Shakopee author recounts his life struggle in poetry: By Kristin Holtz

Posted: May 3, 2010 in Blog, Blogging, Books, Community, Coping, Depression, Journal, Life, Misc, miscellaneous, Motivation, Mourning, Opinion, Personal, Poems, Poetry, Poetry Books, Published Author, Sadness, Uncategorized, Writing
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Shakopee author recounts his life struggle in poetry

By Kristin Holtz

Shakopee Valley News

Staff Writer

Tim Lundmark was living his darkest days.

Unhappy with his life accomplishments, he was frustrated he wasn’t achieving his dreams. Struggling with mental illness, he chose a date – Feb. 8, 2010 – to end it all.

But what started as his goodbye to his family became the net he needed to pull him out of his depression.

Lundmark, 30, of Shakopee recently published his first book of poetry, “My Descent Into Madness,” a dark, emotional look into his inner struggle to live.

“It’s very personal. It’s very emotional,” he said. “Not only was it tough to write but sometimes going back to read it, it’s hard to even remember writing it.”

Lundmark, who grew up in Eden Prairie and moved to Shakopee five years ago, has lived with mental illness for more than a decade. Last August, he hit a deep low.

Married with three children, Lundmark began writing poetry as a suicide note to explain the pain and hopelessness he was experiencing. He thought death was the only way out, and even though he knew it would cause his family pain, he truly thought they would be better off without him.

“My Descent Into Madness” chronicles the raw emotions Lundmark felt as he contemplated suicide. The poem, “Lie,” sums up much of its author’s struggle:

Fall Begins and everything dies/No more time to live a lie/If you think you can save me/With one last note or plea/You’d be wrong/I lack the will to be strong

Lundmark’s final poem, “To My Children,” has an especially powerful impact; it was to be his final entry, dated Feb. 8, not only saying goodbye but asking for forgiveness, too.

Lundmark said his wife, Nicole, knew he was journaling but had no idea of the struggles going on inside his head. It was her encouragement, however, which helped him emerge from the darkness. She suggested he publish his poetry.

“My wife pulled me out of the darkness by turning that writing into something I would attempt to get published. That realization I would live out a dream I had since fifth grade to be a published author snapped me out of the low I was in,” Lundmark said.

“Lundmark’s book reads as an ode to the American Dream gone wrong. Most of his poems are dark reflections on mental illness and a man struggling to cope with the society in which he lives,” wrote author Karen Mason in an Internet review on “My Descent.” “The poems are harrowing and stark in places.”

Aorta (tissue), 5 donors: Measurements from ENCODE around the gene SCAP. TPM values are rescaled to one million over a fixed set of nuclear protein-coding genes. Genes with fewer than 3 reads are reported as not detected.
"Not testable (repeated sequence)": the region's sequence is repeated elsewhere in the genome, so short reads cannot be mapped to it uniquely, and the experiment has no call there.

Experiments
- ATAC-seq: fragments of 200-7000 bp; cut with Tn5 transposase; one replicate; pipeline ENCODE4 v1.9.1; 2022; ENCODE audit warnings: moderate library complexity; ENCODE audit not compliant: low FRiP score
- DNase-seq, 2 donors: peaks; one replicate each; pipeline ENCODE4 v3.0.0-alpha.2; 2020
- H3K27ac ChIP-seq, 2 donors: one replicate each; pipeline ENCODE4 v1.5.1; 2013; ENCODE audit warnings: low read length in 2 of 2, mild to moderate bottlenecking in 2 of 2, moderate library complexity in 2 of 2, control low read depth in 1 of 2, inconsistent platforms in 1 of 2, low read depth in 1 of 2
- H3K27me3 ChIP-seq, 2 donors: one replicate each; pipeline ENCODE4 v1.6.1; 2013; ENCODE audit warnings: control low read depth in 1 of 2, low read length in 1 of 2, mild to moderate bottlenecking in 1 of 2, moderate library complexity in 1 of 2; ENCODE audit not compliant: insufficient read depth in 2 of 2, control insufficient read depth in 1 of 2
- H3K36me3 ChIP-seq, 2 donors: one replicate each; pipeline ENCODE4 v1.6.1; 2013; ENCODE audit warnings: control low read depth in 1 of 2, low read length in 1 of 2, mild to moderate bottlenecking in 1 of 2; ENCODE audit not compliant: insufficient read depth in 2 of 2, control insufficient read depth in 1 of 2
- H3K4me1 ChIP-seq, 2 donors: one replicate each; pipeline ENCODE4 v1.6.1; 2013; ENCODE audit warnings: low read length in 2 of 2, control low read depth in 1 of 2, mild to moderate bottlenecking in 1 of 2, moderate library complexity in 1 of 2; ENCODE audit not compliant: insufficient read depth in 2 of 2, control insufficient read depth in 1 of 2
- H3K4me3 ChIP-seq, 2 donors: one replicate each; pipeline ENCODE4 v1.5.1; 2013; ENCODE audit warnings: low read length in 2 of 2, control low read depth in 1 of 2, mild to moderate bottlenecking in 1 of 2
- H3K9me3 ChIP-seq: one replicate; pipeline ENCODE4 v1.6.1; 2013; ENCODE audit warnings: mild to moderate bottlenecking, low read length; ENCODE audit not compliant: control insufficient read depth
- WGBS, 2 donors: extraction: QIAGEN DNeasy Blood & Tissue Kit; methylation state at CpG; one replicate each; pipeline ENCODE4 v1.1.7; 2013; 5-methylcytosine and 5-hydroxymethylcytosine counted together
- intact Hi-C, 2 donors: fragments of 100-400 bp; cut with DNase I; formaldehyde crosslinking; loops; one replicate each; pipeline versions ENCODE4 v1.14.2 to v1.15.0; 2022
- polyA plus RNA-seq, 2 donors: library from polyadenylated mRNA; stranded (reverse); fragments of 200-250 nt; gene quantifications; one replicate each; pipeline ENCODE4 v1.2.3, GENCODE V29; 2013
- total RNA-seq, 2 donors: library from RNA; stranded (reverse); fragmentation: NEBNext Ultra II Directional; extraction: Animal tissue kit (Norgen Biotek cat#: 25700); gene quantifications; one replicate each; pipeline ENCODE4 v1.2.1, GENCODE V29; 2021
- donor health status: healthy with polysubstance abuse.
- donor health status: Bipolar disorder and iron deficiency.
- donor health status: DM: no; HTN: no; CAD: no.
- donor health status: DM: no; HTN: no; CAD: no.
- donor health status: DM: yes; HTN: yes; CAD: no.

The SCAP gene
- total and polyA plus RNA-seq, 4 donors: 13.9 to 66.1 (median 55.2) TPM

Lundmark said he was slightly scared about putting his personal struggles into such a public arena. He hopes the book generates empathy – and comfort – for those living with mental illness.

“I hope that reading my pain and my suffering and reading these things that it’s moving to people,” he said. “At the same time I hope that people going through the same thing might be able to identity with the things that I’m going through.”

Lundmark intends to use proceeds from the book toward creating the Bucket List Foundation to improve the lives of people living in nursing homes. The foundation would unite volunteers and elderly, possibly helping them to finish off their “bucket lists.”

“I’d like to do something to help those people out and make their last days happy days,” said Lundmark, who works as a staffing coordinator at Mission Nursing Home in Plymouth.

Lundmark’s days are better today, too, with a renewed purpose as a published author. He said while that dream gave him hope when he needed it, it was his wife and children which pulled him from the darkest depths of despair.

“If it wasn’t for [Nicole] and her caring, who knows where I would [have been] Feb. 8,” he said.

Kristin Holtz can be reached at (952) 345-6678 or

 “My Descent Into Madness”

By Tim Lundmark

Available: E-mail Lundmark at

Learn more about the book at Lundmark’s blog


  1. johanna says:

    Thank goodness you’re still around. You definitely have a purpose. Your pain is not in vain.

    • Tim Lundmark says:

      Since I have started writing in a public forum and receiving feedback I have found myself coping better. Just knowing my words are being read by others makes the pain worth it.

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